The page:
Tomas Tatar had a feeling he was going to be on the move. It was just a matter of where.
A member of the Detroit Red Wings for the previous seven seasons, Tatar was sitting at home monitoring the TV on trade deadline day last February when the call came informing him he would be joining the Vegas Golden Knights.
"I said to myself, 'It can happen,'" the 28-year-old winger recalled of his thought process. "(But) you don't realize it until the thing actually happens. After a long time in Detroit, that trade was a new experience."
A number of NHLers — including a few big names — will be going through a similar range of emotions today, Feb. 25, ahead of the league's 3 p.m. ET deadline.
Wingers set to potentially walk for nothing as unrestricted free agents this summer could be in vogue, with Mark Stone of the Ottawa Senators and Wayne Simmonds of the Philadelphia Flyers among the players looking most likely to be changing addresses. The same goes for Micheal Ferland of the Carolina Hurricanes, Kevin Hayes of the New York Rangers, Detroit's Gustav Nyquist and Marcus Johansson of the New Jersey Devils.
Clubs in need of help on defence could target Rangers blue-liner Adam McQuaid or Carolina's Dougie Hamilton, who has two years left on his contract.
Battling for a playoff spot in the wide-open Metropolitan Division, the Columbus Blue Jackets have already made a big splash, acquiring star centre Matt Duchene from Ottawa on Friday before general manager Jarmo Kekalainen circled back 24 hours later to pluck winger Ryan Dzingel from the last-place Senators.
The deals for the pending UFAs cost Columbus two prospects, a first-round pick, two seconds and winger Anthony Duclair. Ottawa will also receive an additional first-rounder if Duchene re-signs in Columbus.
The Blue Jackets also still hold what were previously thought to be two of the biggest potential trade pieces in winger Artemi Panarin and goalie Sergei Bobrovsky, who can both become UFAs on July 1, but it seems as though Kekalainen is content to go all-in as the franchise looks to win its first-ever playoff round and go on a run this spring.
The Dallas Stars made a couple moves of their own Saturday, acquiring winger Mats Zuccarello from the Rangers and defenceman Ben Lovejoy from the Devils.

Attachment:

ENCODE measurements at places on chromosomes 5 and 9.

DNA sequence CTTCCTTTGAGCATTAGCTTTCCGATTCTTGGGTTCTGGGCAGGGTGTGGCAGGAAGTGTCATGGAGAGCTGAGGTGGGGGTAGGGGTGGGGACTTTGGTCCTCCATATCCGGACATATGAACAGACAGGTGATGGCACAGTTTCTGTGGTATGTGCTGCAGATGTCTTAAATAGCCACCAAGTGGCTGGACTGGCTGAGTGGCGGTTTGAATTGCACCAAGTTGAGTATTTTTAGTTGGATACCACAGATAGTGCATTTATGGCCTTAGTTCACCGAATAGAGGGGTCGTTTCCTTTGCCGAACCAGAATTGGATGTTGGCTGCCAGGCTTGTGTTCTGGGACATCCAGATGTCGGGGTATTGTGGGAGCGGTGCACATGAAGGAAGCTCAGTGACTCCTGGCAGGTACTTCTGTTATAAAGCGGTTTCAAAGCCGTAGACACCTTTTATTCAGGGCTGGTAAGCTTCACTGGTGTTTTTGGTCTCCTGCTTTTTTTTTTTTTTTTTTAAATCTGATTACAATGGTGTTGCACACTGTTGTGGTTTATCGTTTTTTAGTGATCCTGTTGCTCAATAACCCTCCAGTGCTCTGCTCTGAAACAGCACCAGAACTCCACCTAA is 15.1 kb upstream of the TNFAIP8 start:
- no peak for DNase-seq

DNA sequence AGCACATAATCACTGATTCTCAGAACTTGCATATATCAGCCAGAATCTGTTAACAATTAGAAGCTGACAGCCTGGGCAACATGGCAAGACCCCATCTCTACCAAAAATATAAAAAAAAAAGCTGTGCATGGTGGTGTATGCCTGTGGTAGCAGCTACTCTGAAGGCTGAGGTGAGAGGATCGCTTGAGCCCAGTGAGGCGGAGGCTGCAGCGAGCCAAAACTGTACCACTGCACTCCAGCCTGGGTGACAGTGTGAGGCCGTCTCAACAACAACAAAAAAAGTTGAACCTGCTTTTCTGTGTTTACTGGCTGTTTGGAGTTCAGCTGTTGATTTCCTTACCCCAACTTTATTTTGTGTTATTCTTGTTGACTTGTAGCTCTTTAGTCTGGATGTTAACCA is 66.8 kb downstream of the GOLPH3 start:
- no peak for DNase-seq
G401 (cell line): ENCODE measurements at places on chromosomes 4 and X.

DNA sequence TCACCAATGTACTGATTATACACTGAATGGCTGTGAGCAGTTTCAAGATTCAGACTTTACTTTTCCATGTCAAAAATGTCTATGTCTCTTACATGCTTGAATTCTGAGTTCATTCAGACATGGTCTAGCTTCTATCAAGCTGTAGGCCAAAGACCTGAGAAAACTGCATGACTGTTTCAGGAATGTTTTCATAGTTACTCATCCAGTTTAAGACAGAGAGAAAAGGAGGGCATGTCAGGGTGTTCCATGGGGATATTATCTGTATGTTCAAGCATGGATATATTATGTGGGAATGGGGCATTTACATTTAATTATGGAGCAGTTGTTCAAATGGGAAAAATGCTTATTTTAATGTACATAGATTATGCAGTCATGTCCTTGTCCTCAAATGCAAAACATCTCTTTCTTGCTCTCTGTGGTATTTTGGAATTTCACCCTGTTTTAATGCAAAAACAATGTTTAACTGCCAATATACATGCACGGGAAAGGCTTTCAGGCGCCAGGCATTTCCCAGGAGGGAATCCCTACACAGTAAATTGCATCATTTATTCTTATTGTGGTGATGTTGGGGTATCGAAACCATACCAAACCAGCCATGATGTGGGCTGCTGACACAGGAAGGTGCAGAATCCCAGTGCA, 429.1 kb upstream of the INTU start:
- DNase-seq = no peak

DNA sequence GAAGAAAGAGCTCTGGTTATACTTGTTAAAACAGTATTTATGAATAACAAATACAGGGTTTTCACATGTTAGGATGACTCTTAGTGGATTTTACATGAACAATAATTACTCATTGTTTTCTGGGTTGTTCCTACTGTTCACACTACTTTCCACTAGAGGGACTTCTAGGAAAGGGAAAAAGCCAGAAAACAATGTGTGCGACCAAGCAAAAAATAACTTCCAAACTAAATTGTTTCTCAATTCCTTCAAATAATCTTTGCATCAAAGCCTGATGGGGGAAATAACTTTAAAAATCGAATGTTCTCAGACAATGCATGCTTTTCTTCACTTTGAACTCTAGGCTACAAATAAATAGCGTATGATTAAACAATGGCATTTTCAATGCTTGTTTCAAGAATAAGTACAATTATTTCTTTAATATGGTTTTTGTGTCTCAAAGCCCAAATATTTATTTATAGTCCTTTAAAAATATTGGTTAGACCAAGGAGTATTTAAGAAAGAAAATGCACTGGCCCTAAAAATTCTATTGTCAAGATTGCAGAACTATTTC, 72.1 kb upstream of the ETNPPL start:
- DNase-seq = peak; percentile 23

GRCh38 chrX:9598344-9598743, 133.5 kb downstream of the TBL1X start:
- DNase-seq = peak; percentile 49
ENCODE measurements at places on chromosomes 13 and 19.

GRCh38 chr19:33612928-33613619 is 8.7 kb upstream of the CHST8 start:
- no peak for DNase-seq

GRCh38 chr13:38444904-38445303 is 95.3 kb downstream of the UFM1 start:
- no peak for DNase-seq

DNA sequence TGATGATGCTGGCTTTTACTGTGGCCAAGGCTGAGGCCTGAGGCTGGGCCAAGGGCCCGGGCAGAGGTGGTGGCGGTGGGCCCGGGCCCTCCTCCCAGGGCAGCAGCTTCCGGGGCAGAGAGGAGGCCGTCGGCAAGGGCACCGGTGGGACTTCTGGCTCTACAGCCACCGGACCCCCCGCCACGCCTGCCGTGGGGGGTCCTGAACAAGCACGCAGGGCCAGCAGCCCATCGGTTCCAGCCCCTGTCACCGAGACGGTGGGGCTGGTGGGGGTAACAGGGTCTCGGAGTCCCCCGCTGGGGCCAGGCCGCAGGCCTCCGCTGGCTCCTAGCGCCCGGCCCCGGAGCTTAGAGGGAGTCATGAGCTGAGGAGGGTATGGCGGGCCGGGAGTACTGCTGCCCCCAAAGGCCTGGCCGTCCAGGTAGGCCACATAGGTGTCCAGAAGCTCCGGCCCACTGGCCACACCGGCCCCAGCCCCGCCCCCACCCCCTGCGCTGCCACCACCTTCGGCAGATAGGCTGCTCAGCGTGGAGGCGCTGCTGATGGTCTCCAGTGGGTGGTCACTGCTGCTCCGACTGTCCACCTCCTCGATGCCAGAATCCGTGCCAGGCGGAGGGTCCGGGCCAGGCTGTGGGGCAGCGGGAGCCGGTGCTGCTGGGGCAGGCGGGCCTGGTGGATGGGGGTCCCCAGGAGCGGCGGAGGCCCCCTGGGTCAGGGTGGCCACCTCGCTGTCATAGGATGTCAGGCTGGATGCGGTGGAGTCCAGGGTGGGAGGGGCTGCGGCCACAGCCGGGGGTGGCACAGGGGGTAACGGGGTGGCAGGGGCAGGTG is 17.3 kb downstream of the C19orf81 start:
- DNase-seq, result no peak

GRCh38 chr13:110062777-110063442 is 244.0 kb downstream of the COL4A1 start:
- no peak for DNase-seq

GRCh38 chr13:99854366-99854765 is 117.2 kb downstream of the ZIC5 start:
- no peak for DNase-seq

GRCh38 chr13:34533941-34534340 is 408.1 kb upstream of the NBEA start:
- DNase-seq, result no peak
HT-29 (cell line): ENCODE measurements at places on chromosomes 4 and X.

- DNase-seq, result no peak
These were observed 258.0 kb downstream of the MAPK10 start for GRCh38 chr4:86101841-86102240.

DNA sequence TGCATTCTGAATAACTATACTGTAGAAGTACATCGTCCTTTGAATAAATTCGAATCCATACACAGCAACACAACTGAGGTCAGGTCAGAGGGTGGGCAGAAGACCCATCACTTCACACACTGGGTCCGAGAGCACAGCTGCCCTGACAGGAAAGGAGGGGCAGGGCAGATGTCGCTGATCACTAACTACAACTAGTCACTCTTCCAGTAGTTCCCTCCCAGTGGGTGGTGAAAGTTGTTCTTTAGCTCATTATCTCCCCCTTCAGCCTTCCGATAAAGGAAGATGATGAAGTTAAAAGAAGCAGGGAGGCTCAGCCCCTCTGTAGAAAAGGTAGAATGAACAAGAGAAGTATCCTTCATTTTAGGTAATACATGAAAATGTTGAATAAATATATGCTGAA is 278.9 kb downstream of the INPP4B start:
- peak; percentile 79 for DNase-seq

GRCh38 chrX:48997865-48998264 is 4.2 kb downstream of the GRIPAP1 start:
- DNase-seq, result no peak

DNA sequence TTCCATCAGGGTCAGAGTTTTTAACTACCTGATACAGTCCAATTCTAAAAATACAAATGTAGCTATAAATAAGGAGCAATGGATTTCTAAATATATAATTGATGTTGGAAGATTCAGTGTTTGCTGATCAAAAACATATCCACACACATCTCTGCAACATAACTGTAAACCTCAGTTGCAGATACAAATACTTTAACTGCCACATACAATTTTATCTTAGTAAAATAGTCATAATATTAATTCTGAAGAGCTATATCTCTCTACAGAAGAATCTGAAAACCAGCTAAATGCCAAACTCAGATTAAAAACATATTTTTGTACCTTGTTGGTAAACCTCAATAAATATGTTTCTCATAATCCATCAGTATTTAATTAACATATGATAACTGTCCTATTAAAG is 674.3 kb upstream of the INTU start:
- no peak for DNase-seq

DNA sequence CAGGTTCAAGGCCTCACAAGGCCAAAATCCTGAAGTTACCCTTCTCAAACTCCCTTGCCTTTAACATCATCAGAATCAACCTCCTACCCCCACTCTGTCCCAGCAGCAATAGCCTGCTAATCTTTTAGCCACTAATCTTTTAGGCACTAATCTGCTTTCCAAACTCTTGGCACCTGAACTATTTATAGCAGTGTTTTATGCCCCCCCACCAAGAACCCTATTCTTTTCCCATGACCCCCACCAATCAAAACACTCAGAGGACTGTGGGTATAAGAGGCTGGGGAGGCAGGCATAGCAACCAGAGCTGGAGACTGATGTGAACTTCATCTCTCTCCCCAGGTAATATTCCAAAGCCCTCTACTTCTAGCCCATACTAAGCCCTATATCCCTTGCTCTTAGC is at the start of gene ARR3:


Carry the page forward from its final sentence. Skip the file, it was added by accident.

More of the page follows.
In terms of Canadian teams, it's expected the Calgary Flames and Winnipeg Jets will be in the mix as they attempt to load up for the playoffs, while the Toronto Maple Leafs could be in the market for an elusive right-shot defenceman or a winger with some grit.
For a couple of reasons, Toronto head coach Mike Babcock said he can't wait for the deadline to pass.
"As a coach, you're ecstatic," he said. "You can get on with it, you can get (back) some of the players that are thinking too much."
New York Islanders head coach Barry Trotz agreed the uncertainty surrounding Monday can be a distraction.
"For some players, it's a little bit of a nervous time ... there's no question," he said. "Their focus is not always on the game, it's on what's happening around the league."
But situations like Tatar's are a cautionary tale for teams prepared to relinquish assets to add to their rosters.
The Golden Knights surrendered first-, second- and third-round picks for the Czech forward last February as the surprising expansion club geared up for a post-season push that would lead all the way to the Stanley Cup final.
"We were not going to make the playoffs in Detroit for the second time in a row after 25 years ... people were not used to it," the 28-year-old said. "They were in rebuilding mode."
The move, however, was a miss for the Golden Knights.
With a salary cap hit of US$5.3 million through 2020-21, Tatar had just four goals and two assists in 20 regular-season games with Vegas, and was a healthy scratch in 12 of the team's 20 playoff outings, contributing just two points.
He was flipped to the Montreal Canadiens before the season as part of the deal for Max Pacioretty, and has since rebounded with 21 goals and 25 assists in 61 games so far in 2018-19.
"It was a great experience when I'm looking back," Tatar said of Vegas. "We were this close to making it all the way.
"First time traded, it was something new to me. I wouldn't say I didn't fit in, but guys got healthy and they were playing great hockey ... they were on a roll. I respected the coach's decision."
It was the type of risk a number of GMs will be wrestling with in the hours prior to the deadline.
— Joshua Clipperton, The Canadian Press